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American Detective Fiction    April 1841-July 1891

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  Published in
Milwaukee Sentinel and Gazette, November 1 & 2, 1849
The Daily Sanduskian, November 7, 8, 9, 1849
The Sheboygan Mercury, November 10, 1849
The Oskosh True Democrat, November 23, 1849

This story was originally published as “Recollections of a Police-Officer: Guilty or Not Guilty?” in Chambers' Edinburgh Journal on August 25, 1849.

It was later published in the collection Recollections of a Police-Officer by William Russell, under the pseudonym Thomas Waters (London: J.& C. Brown & Co., 1856).

Prior to the British publication of this volume, a pirated collection of the stories—also titled Recollections of a Police-Officer—was published in America (New York: Cornish and Lamport, 1852).

    "Guilty or Not Guilty?" continued from p. 9

position in life of the prisoner, and the strange and mysterious circumstances of the affair altogether, having excited an extraordinary and extremely painful interest among all classes in the town and neighborhood. The demeanor of the accused gentleman was anxious certainly, but withal calm and collected; and there was, I thought, a light of fortitude and conscious probity in his clear bold eyes, which guilt never yet successfully simulated.

After hearing of some minor evidence, the fishmonger’s boy was called, and asked if he could point out the person he had seen at Five Oaks on the day preceding the burglary? The lad looked fixedly at the prisoner for something more than a minute without speaking, and the said:

that this was, after all, only swearing to a cap, or at best to an ensemble of a dress, and ought not to be received. The chairman, however, decided that it must be taken quantum valeat, and in corroboration of other evidence. It was next deposed by several persons that the deceased, Sarah King, had told them that her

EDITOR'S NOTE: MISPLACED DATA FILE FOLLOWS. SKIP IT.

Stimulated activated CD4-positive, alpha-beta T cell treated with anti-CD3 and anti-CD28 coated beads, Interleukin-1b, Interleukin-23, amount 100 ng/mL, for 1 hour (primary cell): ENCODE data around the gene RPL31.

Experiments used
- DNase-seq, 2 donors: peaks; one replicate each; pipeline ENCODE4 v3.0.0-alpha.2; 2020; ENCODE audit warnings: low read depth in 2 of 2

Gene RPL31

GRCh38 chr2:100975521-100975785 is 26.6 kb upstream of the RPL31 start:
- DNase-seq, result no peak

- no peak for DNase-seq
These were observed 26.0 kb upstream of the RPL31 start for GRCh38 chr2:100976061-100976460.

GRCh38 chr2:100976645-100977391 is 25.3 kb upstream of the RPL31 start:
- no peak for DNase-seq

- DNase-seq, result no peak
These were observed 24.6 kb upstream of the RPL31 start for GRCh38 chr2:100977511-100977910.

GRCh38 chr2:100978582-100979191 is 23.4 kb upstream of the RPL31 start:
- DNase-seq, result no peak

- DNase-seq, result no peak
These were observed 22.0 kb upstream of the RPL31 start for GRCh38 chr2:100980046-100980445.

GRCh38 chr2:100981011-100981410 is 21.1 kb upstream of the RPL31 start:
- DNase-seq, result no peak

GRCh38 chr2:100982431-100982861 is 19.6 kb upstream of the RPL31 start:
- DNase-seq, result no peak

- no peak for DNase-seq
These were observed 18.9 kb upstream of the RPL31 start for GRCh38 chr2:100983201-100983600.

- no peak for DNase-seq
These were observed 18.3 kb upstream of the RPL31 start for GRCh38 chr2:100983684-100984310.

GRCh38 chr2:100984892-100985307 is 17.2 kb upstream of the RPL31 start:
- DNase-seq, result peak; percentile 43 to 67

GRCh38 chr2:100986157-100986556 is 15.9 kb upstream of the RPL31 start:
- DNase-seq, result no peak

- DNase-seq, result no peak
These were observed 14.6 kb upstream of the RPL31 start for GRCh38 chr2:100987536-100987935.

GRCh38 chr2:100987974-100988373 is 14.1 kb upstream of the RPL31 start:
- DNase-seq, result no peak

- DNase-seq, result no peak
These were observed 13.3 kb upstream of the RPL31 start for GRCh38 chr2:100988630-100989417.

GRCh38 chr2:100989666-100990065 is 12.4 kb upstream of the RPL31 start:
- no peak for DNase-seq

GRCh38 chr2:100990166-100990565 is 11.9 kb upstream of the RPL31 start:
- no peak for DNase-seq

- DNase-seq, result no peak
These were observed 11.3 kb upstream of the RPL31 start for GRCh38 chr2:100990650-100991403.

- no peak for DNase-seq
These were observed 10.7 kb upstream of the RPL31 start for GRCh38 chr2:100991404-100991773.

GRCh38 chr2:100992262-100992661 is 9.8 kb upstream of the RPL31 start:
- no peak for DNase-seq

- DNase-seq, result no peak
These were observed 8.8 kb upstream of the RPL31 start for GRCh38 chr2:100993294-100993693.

master’s nephew had positively arrived at Five Oaks. An objection to the reception of this evidence, as partaking of the nature of “hearsay,” was also made, and similarly overruled. Mr. Bristowe begged to observe “that Sarah King was not one of his uncle’s old servants, and was entirely unknown to him; it was quite possible, therefore, that he was personally unknown to her.” The bench observed that all these observations might be fully urged before a jury, but in the present stage of the proceedings were uselessly addressed to them, whose sole duty was to ascertain if a sufficiently strong case of suspicion had been made out against the prisoner to justify his committal for trial. A constable next proved finding a portion of a letter which he produced, in one of the offices of Five Oaks; and then Mr. Bagshawe was directed to be called in. The prisoner, upon this order given, exhibited great emotion, and earnestly entreated that his uncle and himself might be spared the necessity of meeting each other for the first time, after a separation of several years, under such circumstances.

Continued on p. 11

   


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